Once in a lifetime: Wolverine spotted twice in Pacific County

Once in a lifetime: Wolverine spotted twice in Pacific County

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LONG BEACH PENINSULA — One of the Pacific Northwest’s most secretive and seldom-seen animals escaped to the beach during the Memorial Day weekend.

A wolverine was photographed in south Pacific County last week at two locations 40 miles apart. Only about 300 inhabit the lower 48 states, with fewer than 50 in Washington. The bear-like members of the weasel family are legendary fighters with what a state biologist calls a “tough as nails” attitude.

To catch even a glimpse of one is a once-in-a-lifetime experience.

“On the spectrum of enigmatic beasts, it’s only slightly less mysterious than a Sasquatch,” the Oregon Zoo said in a 2012 article.

The Washington Department of Fish and Wildlife confirmed the authenticity of two photos of what is thought to be a young female wolverine — one that made its way between the Naselle hills and the Pacific Ocean south of Leadbetter Point in just three days.

‘Aren’t you different’The first sighting was at about 12:15 p.m. May 20, in Naselle. Jacob Eaton, 19, took several photos of the creature running along a logging road.

The second sighting was at about 4:45 p.m. Saturday, May 23 north of Surfside on the Long Beach Peninsula. Jennifer Henry, 48, saw the animal while bicycling from her Surfside home to Leadbetter Point.

It was feeding on the carcass of a dead marine mammal where she’d seen turkey vultures feasting earlier.

“I get up to it, and I was like, ‘Oh, there is something moving over there,’ and all of a sudden this head pops up and I was like, ‘Oh, hi there, aren’t you different,’ ” Henry said. She snapped a photo of a furry critter.

Henry at first thought she saw a badger — a weasel family member common in Eastern Washington — but when she went home and showed the photos to her husband, he identified it as a wolverine. So she reported the sighting the next day to a WDFW officer on the beach.

“I asked, ‘Is it common to see wolverines here on the peninsula?’ and he was like, ‘You didn’t see a wolverine,’ “ Henry said.

She showed him the picture to prove it.

Traveling far and wideFemale wolverine weigh about 18 to 27 pounds; males weigh 26 to 44 pounds. They are stocky with short, rounded ears, small eyes, a bushy tail, and large feet useful for traveling through snow.

Their fur is dark brown, with tawny bands that run down both sides of its body to its tail. They’ve been described as looking something like a cross between a dog, a bear and a skunk.

Jeff Lewis — a conservation biologist at WDFW who studies small carnivores such as wolverines — confirmed the animals Eaton and Henry saw were wolverines. It likely was a female and likely the same animal, Lewis said, reporting that wolverines can travel enormous distances in a short time.

Eaton said he was driving with a buddy near Salmon Creek in Naselle. He wasn’t sure what it was at first and just started taking pictures.

“It wasn’t too happy, though. It turned around and started showing its teeth and stuff,” Eaton said.

Washington’s wolverine population is largely restricted to the North Cascades, according to the WDFW. They have also been documented near Chinook Pass, Goat Rocks and Mount Adams in Washington’s South Cascades, and in the Selkirk Mountains of Northeast Washington, according to Conservation Northwest.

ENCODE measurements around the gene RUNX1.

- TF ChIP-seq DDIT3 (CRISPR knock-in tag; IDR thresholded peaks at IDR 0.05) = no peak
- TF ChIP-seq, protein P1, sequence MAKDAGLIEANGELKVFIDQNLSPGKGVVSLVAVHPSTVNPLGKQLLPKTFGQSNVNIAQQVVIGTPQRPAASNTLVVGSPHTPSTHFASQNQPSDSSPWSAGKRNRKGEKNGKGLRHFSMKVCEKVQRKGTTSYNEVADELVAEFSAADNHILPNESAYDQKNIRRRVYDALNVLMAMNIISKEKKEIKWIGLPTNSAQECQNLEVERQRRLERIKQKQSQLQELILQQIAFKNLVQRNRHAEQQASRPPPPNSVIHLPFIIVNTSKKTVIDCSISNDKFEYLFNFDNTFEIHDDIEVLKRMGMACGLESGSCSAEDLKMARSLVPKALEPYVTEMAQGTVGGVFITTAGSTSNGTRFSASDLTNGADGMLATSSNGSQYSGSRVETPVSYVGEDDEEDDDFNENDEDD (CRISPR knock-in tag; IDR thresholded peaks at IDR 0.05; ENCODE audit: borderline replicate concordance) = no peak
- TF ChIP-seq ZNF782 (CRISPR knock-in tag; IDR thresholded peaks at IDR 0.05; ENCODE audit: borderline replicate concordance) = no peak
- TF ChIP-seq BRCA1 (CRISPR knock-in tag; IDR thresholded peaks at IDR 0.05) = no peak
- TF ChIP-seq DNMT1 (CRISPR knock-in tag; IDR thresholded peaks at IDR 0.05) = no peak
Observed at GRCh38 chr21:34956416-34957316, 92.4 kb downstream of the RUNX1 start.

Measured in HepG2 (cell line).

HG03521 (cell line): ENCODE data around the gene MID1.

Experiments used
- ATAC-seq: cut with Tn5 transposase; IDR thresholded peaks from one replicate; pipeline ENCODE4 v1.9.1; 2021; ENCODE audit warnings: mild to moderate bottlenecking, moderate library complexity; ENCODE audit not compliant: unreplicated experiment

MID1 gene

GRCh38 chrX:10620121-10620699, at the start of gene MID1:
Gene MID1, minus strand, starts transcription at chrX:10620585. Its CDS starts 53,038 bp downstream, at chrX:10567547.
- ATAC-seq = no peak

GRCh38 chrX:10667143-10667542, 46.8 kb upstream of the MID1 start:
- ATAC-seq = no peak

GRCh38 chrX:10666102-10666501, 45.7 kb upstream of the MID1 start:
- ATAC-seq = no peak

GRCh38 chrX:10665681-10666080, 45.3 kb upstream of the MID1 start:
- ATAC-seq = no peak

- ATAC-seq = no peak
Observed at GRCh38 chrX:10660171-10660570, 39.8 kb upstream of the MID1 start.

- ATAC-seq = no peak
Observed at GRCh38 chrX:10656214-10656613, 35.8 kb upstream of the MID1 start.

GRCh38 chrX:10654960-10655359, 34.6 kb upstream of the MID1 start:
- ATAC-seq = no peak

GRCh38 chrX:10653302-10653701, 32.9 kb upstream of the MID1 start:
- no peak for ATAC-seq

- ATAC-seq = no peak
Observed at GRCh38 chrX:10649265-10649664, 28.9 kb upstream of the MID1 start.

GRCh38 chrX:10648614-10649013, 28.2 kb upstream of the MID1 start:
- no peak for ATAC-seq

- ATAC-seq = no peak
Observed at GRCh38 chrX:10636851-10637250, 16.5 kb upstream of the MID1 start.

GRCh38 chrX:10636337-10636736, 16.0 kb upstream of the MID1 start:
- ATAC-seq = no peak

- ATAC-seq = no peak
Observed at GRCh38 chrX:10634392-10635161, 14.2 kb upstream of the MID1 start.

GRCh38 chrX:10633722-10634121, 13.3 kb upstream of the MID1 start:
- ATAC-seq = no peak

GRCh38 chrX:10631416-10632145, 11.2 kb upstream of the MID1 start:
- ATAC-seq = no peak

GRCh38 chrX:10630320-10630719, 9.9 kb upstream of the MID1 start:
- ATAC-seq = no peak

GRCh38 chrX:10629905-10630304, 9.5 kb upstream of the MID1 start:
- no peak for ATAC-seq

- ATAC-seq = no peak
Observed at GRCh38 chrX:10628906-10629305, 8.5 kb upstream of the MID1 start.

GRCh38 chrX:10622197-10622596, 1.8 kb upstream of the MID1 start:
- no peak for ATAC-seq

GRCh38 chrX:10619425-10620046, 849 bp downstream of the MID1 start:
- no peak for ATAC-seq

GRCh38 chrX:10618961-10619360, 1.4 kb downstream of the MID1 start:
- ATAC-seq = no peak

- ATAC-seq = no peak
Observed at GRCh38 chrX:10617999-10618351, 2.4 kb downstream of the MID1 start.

Charting their travels It is rare to see a wolverine, especially somewhere other than high-altitude, cold mountain areas, Lewis said. It’s hard to even get an accurate estimate of how many are living in Washington, because they are so elusive. However, confirmed sightings are becoming more common because so many people are now walking around with smartphone cameras, Lewis said.

Still, capturing two photos of the animal is really exciting, he said.

“This is one of those examples where we are actually able to document one of these long movements of wolverines away from their typical habitat,” Lewis said.

Wolverines making these kinds of journeys can explain how wolverines can recolonize areas they’ve long been vacant from — such as in California and Colorado — where wolverines are now reestablishing a presence, Lewis said.

He is hopeful the department might get a DNA sample of the one exploring the peninsula. That would help biologists understand if it came from the Cascades or somewhere farther away.

Perhaps never abundant, wolverines disappeared from much of their former range by the early 1900s, and face new threats from climate change and ongoing loss of habitat, the wildlife advocates argue. On March 18, Earthjustice sued the U.S. Department of the Interior to force the federal government to protect them under the Endangered Species Act.

“The wolverine is an icon of our remaining wilderness,” Earthjustice attorney Timothy Preso said in a press release. “We are taking action to ensure that the wolverine gets a fighting chance for survival.”

Climate change impacts

WDFW and the Woodland Park Zoo monitor wolverine distribution in the Cascades to evaluate the population’s response to climate change as part of the Washington Wolverine Project.

One of the wolverine’s cooler characteristics is the possibility they deliberately refrigerate meat by burying it in the snow, Lewis said. They can kill something in the summer and keep it buried to retrieve when game is scarce.

“They are really good at exploiting the patchy food that is available to them in the wintertime,” he said. Other scientists consider ample high-elevation snowpack — something at risk as precipitation patterns change in our warming region — vital for protecting wolverine young from predators.

“They live in some difficult places — it’s hard not to admire the heck out of them,” Lewis said.

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